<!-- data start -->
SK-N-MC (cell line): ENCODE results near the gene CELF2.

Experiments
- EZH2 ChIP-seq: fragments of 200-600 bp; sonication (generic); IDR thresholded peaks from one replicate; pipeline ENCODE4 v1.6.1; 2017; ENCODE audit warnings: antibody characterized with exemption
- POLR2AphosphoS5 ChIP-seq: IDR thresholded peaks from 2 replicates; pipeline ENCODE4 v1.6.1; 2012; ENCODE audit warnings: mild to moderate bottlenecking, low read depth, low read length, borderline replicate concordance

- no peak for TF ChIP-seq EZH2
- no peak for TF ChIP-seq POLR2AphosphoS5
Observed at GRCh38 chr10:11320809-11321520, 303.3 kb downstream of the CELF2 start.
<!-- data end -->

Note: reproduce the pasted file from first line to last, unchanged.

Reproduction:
SK-N-MC (cell line): ENCODE results near the gene CELF2.

Experiments
- EZH2 ChIP-seq: fragments of 200-600 bp; sonication (generic); IDR thresholded peaks from one replicate; pipeline ENCODE4 v1.6.1; 2017; ENCODE audit warnings: antibody characterized with exemption
- POLR2AphosphoS5 ChIP-seq: IDR thresholded peaks from 2 replicates; pipeline ENCODE4 v1.6.1; 2012; ENCODE audit warnings: mild to moderate bottlenecking, low read depth, low read length, borderline replicate concordance

- no peak for TF ChIP-seq EZH2
- no peak for TF ChIP-seq POLR2AphosphoS5
Observed at GRCh38 chr10:11320809-11321520, 303.3 kb downstream of the CELF2 start.